War, Trade and Utopia

War, Trade and Utopia

Mini Teaser: Economic interdependence leads to peace, say the globalizers. Think again, and examine the U.S.-Chinese connection.

by Author(s): Barry Lynn

IN THE spring of 2001 Andrew Grove, the chairman of Intel, made a remarkable statement. Any conflict in or around the Taiwan Strait that resulted in a break in trade, he said, would result in the "computing equivalent of Mutually Assured Destruction." The implication, at least for the vitally important electronics industry, was that the production systems of the United States and China had become entirely intertwined and interdependent.

Equally remarkable is how little attention this statement, by one of the world's most well-known industrialists, has received in the four years since. In part, this was a matter of timing. At the moment Grove spoke, the focus was on the diplomatic crisis that erupted after a Chinese fighter jet collided with an American spy plane in April 2001. Soon thereafter, the attention of the United States shifted dramatically, first to the attacks of September 11, then to the wars in Afghanistan and Iraq.

But we can put off examining the implications of Grove's words no longer. If the United States and China do in fact depend intimately on the exact same means of production, the political ramifications are immense. And if anything, the industrial ties have become only stronger in the years since. Not only have raw trade flows continued to grow dramatically, but the number of firms that have adopted super-specialized production models similar to those of the electronics industry has increased. Which leaves us with two closely interrelated questions: How does this interdependence affect the relative power of China and the United States to exert political influence over one another, and how does it affect the likelihood that the two nations will come into conflict in the future?

The second question is especially urgent. The idea that a break in trade would cause extreme damage to both economies is increasingly taken as a sort of proof that the United States and China will almost naturally steer clear of war and war-like actions. Yet a close examination of the reality and history of industrial interdependence demonstrates that, on the contrary, we can imagine at least some instances in which deep industrial interdependence may actually increase the risk of conflict between two nations.

OUR FIRST challenge is simply to admit the depth and nature of the industrial interdependence that has been forged between the two nations. Although the gross numbers on trade are impressive enough--the United States will import close to $250 billion in goods from China and Hong Kong this year--this tells only part of the story. The key fact is that there is hardly a complex product that rolls off an assembly line in the United States that does not contain multiple components from China, the absence of which would paralyze production, at least temporarily.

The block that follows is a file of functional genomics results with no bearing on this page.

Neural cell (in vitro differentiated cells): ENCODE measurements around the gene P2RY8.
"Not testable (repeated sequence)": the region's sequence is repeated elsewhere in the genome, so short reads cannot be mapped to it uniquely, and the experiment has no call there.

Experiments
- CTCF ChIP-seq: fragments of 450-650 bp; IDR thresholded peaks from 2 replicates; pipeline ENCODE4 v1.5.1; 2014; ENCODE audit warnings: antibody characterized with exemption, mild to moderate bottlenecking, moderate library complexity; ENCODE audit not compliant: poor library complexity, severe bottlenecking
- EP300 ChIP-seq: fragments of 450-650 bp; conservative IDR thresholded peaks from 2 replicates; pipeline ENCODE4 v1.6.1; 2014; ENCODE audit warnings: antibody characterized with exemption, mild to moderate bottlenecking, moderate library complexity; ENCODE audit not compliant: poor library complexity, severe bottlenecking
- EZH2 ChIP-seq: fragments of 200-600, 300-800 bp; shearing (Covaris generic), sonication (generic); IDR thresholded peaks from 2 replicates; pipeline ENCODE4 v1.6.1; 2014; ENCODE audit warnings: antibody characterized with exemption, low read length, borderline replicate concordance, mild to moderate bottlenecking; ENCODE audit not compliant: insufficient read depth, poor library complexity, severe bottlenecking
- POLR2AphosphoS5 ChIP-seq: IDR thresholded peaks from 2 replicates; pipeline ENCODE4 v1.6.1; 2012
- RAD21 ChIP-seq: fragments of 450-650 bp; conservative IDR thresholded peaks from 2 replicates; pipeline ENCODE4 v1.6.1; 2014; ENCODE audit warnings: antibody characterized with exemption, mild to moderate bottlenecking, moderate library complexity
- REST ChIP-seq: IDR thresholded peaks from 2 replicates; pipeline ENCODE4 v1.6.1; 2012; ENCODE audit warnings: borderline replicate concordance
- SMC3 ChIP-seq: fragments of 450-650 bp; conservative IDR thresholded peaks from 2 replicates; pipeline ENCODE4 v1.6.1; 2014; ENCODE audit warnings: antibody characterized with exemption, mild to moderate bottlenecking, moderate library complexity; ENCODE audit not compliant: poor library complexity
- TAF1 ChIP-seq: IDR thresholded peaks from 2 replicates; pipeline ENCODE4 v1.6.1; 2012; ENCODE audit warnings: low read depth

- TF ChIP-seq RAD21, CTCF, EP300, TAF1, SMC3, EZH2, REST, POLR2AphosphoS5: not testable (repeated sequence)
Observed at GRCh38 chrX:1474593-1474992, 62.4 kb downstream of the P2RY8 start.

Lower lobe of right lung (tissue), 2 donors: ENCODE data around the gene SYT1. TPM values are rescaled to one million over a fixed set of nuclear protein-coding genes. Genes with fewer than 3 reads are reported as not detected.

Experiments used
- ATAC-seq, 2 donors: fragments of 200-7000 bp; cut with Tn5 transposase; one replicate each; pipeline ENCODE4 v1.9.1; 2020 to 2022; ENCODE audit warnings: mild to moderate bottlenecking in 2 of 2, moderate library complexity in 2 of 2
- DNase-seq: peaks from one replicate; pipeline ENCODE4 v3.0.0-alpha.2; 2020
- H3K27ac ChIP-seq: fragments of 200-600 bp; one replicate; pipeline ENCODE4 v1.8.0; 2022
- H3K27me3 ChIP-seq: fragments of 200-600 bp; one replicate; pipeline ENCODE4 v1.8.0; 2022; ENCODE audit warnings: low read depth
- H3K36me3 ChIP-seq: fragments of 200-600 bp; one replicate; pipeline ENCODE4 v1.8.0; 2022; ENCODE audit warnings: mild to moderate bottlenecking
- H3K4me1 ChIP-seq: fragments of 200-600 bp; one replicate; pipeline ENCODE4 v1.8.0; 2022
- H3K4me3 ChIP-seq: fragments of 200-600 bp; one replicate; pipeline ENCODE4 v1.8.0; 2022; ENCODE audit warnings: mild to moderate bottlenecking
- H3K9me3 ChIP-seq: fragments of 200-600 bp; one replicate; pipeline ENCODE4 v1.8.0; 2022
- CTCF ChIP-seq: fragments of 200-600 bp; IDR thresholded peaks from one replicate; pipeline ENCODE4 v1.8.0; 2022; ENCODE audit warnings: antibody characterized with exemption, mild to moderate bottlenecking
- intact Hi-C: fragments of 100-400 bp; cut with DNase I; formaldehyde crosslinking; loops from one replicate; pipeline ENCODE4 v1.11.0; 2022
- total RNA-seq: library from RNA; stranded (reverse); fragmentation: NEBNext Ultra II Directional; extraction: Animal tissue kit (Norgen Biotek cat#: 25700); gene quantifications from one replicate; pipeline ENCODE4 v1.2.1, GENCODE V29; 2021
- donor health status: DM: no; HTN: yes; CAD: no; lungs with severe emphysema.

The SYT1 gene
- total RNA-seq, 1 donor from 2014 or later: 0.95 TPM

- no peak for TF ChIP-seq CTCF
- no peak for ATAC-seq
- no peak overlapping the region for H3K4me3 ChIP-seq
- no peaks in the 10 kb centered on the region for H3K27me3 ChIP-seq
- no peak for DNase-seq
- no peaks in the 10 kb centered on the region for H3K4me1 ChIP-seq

This is a shocking transformation from the near-complete industrial division between the two nations that existed as late as 1993. Trade agreements like the Uruguay Round of the General Agreement on Tariffs and Trade (GATT) and the normalization of trade relations between the United States and China can explain only part of the phenomenon. We must also look at the revolutionary changes that have taken place in the nature of the firm in recent years. Three especially are important. First is the long series of mergers, acquisitions, bankruptcies and strategic reordering of markets that has enabled ever more powerful oligopolies to consolidate control over ever more industrial sectors. Second is the literal disintegration of the Fordist model of the vertically integrated corporation that dominated the 20th century, which is what "outsourcing" really means. Third is the systematic adoption by American firms of the just-in-time production processes pioneered by Toyota and the adaptation of what was a regional strategy to global-scale systems.1

The radical reorganization of production that resulted from these three changes has altered the U.S. relationship not only with China but with all industrial nations. It is hard to imagine running our industrial system without Japan or South Korea or Taiwan or Canada--all of which have captured or been ceded control over certain key supplier activities on which we rely. This is increasingly true not only in electronics, but also in such industries as automobiles, aerospace, chemicals and pharmaceuticals. The rise in specialization, in other words, is a global industrial phenomenon. China, due to its size and the authoritarian nature of its regime, provides the most obviously political danger of the many new dangers posed by this system.